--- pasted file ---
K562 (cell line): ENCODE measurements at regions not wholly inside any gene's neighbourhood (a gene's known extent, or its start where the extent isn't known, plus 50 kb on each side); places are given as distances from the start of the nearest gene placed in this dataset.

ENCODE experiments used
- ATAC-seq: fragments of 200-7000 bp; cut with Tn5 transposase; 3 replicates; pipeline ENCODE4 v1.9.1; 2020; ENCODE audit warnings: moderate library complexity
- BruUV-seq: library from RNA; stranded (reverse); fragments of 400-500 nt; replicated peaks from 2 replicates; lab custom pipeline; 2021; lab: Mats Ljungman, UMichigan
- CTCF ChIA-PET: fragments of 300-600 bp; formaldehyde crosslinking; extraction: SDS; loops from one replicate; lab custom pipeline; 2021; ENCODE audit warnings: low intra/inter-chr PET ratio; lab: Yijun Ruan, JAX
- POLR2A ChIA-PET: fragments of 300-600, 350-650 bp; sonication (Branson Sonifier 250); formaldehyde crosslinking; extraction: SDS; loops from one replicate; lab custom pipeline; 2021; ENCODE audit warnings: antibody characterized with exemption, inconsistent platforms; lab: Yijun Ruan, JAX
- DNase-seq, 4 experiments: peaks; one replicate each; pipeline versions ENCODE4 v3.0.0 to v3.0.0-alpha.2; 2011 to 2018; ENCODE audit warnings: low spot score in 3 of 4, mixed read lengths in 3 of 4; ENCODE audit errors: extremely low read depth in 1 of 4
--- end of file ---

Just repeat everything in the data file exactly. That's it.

K562 (cell line): ENCODE measurements at regions not wholly inside any gene's neighbourhood (a gene's known extent, or its start where the extent isn't known, plus 50 kb on each side); places are given as distances from the start of the nearest gene placed in this dataset.

ENCODE experiments used
- ATAC-seq: fragments of 200-7000 bp; cut with Tn5 transposase; 3 replicates; pipeline ENCODE4 v1.9.1; 2020; ENCODE audit warnings: moderate library complexity
- BruUV-seq: library from RNA; stranded (reverse); fragments of 400-500 nt; replicated peaks from 2 replicates; lab custom pipeline; 2021; lab: Mats Ljungman, UMichigan
- CTCF ChIA-PET: fragments of 300-600 bp; formaldehyde crosslinking; extraction: SDS; loops from one replicate; lab custom pipeline; 2021; ENCODE audit warnings: low intra/inter-chr PET ratio; lab: Yijun Ruan, JAX
- POLR2A ChIA-PET: fragments of 300-600, 350-650 bp; sonication (Branson Sonifier 250); formaldehyde crosslinking; extraction: SDS; loops from one replicate; lab custom pipeline; 2021; ENCODE audit warnings: antibody characterized with exemption, inconsistent platforms; lab: Yijun Ruan, JAX
- DNase-seq, 4 experiments: peaks; one replicate each; pipeline versions ENCODE4 v3.0.0 to v3.0.0-alpha.2; 2011 to 2018; ENCODE audit warnings: low spot score in 3 of 4, mixed read lengths in 3 of 4; ENCODE audit errors: extremely low read depth in 1 of 4